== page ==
# 402-0888-18L Fractionalization of Particles in Physics

Semester | Spring Semester 2018 |

Lecturers | C. Chamon |

Periodicity | non-recurring course |

Language of instruction | English |

Abstract | The course will cover fractionalization phenomena in one and two spatial dimensions. It will survey the theoretical methods used to understand fractionalization, including bosonization, Chern-Simons theory, quantum anomalies, and use of topological invariants. These methods will be applied in several examples. |

Objective | In condensed matter physics, the electron need not be “fundamental” in the sense that it may have little relation to the low-lying charge excitations due to strong interaction effects. In the fractional quantum Hall effect, for example, a very strong magnetic field enhances dramatically the importance of Coulomb interactions among electrons over their kinetic energy; so much so that elementary charge excitations carry a fractional charge of the electron. The aim of this course is to explain by way of examples, often motivated but not limited to condensed matter physics, how interactions, either among particles or between particles and their background, can modify the quantum numbers of the “elementary” building blocks of matter, in short the fractionalization of particles in physics. The course will cover fractionalization phenomena in one and two spatial dimensions. It will survey the theoretical methods used to understand fractionalization, including bosonization, Chern-Simons theory, quantum anomalies, and use of topological invariants. These methods will be applied in the study of fractionalization of charge in material systems in 1D and 2D, and in the study of topological insulators and superconductors. |

Content | 1. One-dimensional (1D) systems • Fermiology on the lattice and in the continuum • Symmetries • Sublattice grading and spectral folding • A model for polyacetylene • The Peierls instability for polyacetylene • The Su-Schrieffer-Heeger (SSH) model 2. Zero-modes and fractionalization in 1D • Point defects in the dimerization • Zero modes bound to topological defects • Zero modes in the lattice and in the continuum • First encounter of charge fractionalization 3. Evaluation of the induced charge using various methods • Supersymmetry and the Witten index • The gradient expansion • The adiabatic expansion • Fractionalization from Abelian bosonization • Rational vs. irrational charges in 1D 4. Fractionalization in one-dimensional superconductors • Bogoliubov-de-Gennes Hamiltonians • The Kitaev chain • Majorana zero modes 5. 2D systems – Dirac fermions • Graphene and the Dirac fermions in 2D • Classification of masses for 2D Dirac fermions • Vortices in mass order parameters • Zero-modes tied to vortices • Confinenement and deconfinement – axial gauge fields • Rational vs. irrational charges in 2D – confinement vs. deconfinement 6. 2D systems – fractional quantum Hall systems • Quantized Hall effect • Laughlin gauge argument • Flux insertion and fractional charge quantization • Chern-Simons theory and electromagnetic response • Wire construction of 2D fractional quantum Hall states |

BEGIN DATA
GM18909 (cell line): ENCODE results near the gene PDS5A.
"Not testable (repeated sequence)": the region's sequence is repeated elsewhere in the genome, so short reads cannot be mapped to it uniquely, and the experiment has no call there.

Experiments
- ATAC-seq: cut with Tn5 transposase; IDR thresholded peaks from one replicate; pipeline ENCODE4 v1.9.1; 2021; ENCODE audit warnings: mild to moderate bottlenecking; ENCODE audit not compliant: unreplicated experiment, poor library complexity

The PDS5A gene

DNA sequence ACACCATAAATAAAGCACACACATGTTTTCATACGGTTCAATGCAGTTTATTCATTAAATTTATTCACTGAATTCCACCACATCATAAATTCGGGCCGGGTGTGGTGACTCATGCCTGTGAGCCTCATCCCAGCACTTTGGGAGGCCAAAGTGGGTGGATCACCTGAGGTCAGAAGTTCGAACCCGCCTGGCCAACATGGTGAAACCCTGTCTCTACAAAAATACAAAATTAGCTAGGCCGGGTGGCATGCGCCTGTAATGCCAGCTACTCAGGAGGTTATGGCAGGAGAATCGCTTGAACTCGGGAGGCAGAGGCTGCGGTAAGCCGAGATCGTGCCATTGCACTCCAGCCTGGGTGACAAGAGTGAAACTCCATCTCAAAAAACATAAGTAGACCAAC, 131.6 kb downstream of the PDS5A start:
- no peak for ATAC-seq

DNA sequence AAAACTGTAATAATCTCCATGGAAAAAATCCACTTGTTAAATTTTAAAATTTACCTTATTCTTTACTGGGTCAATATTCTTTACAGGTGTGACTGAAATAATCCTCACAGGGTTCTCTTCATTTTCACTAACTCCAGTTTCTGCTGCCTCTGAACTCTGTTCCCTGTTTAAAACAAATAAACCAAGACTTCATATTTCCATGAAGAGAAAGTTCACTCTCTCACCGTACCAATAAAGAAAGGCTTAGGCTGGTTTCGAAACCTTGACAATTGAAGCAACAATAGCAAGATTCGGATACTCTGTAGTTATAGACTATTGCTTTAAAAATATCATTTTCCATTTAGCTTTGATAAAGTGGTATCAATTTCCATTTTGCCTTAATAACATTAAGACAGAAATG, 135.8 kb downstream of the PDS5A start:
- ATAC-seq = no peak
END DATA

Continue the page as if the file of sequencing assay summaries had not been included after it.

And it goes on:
Lecture notes | Required Texts: • C. Chamon and C. Mudry, manuscript on Fractionalization of Particles in Physics. These notes will be made available to students in the course. |

Literature | Recommended Texts: There are many helpful references available to complement the notes, including: • E. Fradkin, Field Theories of Condensed Matter Physics, 2nd edition (Cambridge Univ. Press) • A. Tsvelik, Quantum Field Theory in Condensed Matter Physics, 2nd edition (Oxford univ. Press) • C. Mudry, Lecture notes on field theory in condensed matter physics (World Scientific Publishing) • B. A. Bernevig with T. L. Hughes, Topological Insulators and Topological Superconductors (Princeton Univ. Press) |

Prerequisites / Notice | Contact: Link |